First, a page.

What is a good life? Is happiness or meaning enough?

For some, but not all.

Psychologists typically think of a good life in terms of happiness or meaning, but there is growing evidence that psychological richness is another, neglected aspect of a good life.

Recent studies show that leading a psychologically rich life is related to, but distinct from, happiness or meaning in life.

  • A happy life is characterised by stability, comfort, and pleasantness. People who report high levels of life satisfaction and happiness often have stable long-term relationships either with a partner, friends, or family members.
  • A meaningful life is typically a life of purpose, coherence, and significance. People often experience meaning when they make a contribution beyond themselves, and in ways that are coherent with who they are.
  • A psychologically rich life is characterised by a variety of interesting and perspective-changing experiences. Individuals who lead a psychologically rich life seek to enrich their lives through novel experiences such as travel, literature, film, music, sports, and the arts. (Oishi et al., 2020)

It helps to think of them as three overlapping circles, distinct but also inter-related.

What matters most – happiness, meaning, or psychological richness?

There is no simple or universal answer to this question.

A series of studies, across several geographies, examined whether people favoured a psychologically rich life over a happy life, or a meaningful one.

  • The majority favoured a happy life (49.7% to 69.9%).
  • A meaningful life was second (14.2% to 38.5%).
  • A psychologically rich life was desired by a substantial minority of participants (6.7% to 16.8%), even at the expense of a happy or a meaningful life.

Whether the question is forward or backward looking also seems to matter.

American adults were asked what they regret most in their lives, then if they could undo or reverse the regretful event, whether their lives would have been happier, more meaningful, or psychologically richer. Roughly 28% reported that their lives would have been psychologically richer, suggesting that these 28% participants would have liked to live a psychologically richer life.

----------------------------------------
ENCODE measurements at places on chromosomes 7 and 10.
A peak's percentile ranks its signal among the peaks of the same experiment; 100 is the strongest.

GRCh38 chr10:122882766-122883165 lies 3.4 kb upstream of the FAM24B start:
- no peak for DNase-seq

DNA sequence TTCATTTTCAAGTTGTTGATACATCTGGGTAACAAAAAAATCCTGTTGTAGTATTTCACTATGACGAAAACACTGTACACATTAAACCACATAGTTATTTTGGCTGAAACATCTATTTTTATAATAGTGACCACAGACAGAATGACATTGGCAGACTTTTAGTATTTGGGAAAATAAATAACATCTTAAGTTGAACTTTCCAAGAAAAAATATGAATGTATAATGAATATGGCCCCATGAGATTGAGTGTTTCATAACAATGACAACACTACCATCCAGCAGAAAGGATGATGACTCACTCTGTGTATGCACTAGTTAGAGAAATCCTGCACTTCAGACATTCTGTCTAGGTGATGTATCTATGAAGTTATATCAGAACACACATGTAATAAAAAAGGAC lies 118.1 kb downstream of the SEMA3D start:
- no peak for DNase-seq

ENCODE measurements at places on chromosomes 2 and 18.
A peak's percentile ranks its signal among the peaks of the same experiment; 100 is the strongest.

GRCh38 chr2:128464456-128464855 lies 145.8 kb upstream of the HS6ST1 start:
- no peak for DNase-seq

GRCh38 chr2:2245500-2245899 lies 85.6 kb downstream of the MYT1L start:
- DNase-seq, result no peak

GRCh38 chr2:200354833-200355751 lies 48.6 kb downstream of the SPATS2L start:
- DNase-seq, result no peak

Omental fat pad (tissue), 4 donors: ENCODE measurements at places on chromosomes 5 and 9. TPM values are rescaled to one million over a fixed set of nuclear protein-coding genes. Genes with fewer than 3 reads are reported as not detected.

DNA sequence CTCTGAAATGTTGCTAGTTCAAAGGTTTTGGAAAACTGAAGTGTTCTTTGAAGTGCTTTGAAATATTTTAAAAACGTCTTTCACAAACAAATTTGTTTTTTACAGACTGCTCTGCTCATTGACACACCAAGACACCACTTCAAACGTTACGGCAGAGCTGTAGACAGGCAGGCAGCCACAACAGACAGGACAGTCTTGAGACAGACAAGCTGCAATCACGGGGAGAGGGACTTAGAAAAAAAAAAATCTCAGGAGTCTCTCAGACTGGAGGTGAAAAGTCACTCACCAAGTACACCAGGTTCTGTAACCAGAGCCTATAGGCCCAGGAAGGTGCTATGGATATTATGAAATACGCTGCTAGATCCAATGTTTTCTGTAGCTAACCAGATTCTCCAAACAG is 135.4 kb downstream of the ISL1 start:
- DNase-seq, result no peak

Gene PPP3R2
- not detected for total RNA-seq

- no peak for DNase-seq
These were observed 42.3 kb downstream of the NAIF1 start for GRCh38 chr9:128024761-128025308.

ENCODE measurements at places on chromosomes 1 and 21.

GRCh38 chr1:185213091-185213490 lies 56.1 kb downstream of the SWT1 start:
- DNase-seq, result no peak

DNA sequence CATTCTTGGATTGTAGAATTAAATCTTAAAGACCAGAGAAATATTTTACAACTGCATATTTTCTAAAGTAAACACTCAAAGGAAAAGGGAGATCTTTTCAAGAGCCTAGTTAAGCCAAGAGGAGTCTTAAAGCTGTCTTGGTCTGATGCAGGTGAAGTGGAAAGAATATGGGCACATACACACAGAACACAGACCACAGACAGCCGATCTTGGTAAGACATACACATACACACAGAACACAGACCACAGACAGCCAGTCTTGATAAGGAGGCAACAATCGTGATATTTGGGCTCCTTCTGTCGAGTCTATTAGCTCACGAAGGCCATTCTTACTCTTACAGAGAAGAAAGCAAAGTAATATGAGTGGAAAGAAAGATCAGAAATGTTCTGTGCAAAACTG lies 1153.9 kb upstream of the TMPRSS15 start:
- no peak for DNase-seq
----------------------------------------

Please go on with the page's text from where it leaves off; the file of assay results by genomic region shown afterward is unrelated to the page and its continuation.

The answer also differs across cultures, between people within a culture, and potentially for the same person at different times.

So, it’s not a simple question, but it is a great question – one that probably need to be re-visited periodically throughout our lives.

What would your answer be?

What is a psychologically rich life?

We know psychological richness is distinct from happiness, but what makes a life psychologically rich?

Perspective-changing experiences, good or bad, can lead to richer lives.

The path to a rich life arises from novelty seeking, curiosity and moments that shift one’s view of the world. Rich experiences are neither inherently good nor bad; they may be intentional or accidental, joyous or traumatic” (Gupta, 2021).

People with predominantly psychologically rich lives tend to experience both positive and negative emotions more intensely, whereas those leading happy or meaningful lives experience positive emotions more intensely, but negative emotions less intensely.

Characteristics of situations (e.g., novelty, complexity) can contribute to psychological richness, but characteristics of the person do too – such as curiosity, openness to experience, risk taking. We probably all know someone who seems happy or fulfilled but still gets twitchy to mix things up, try new experiences, push themselves out of their comfort zone.

Challenging events can also add psychological richness to our lives. The pandemic could itself be considered a perspective-changing, psychologically rich time. It has shattered our routines and livelihoods, robbed us of our loved ones and plunged many into despondency. But it has also steered some of us to new hobbies and creative pass times, challenged our assumptions, hanker after new experiences.

Psychological richness opens up an avenue to the good life for people for whom circumstances may seem to have cut off paths to happiness and meaning” (Gupta, 2021).

Even though this research is relatively new, the findings are really interesting. The notion of psychological richness certainly features in many of my coaching conversations and resonates with my own thoughts about life. I am genuinely excited about the potential of future research in this field.

References

Sujata Gupta. https://www.sciencenews.org/article/good-life-happy-meaning-richness-change-experiences-psychology/amp

R.F. Baumeister et al. Some key differences between a happy life and a meaningful lifeThe Journal of Positive Psychology. Vol.8, p.505, doi: 10.1080/17439760.2013.830764.

S. Oishi et al. Happiness, meaning and psychological richness. Affective Science. Vol. 1, June 23, 2020, p.107. doi: 10.1007/s42761-020-00011-z.

S. Oishi et al. The psychologically rich questionnaire. Journal of Research in Personality. Vol. 81, August 2019, p.257. doi: 10.1016/j.jrp.2019.06.010. 

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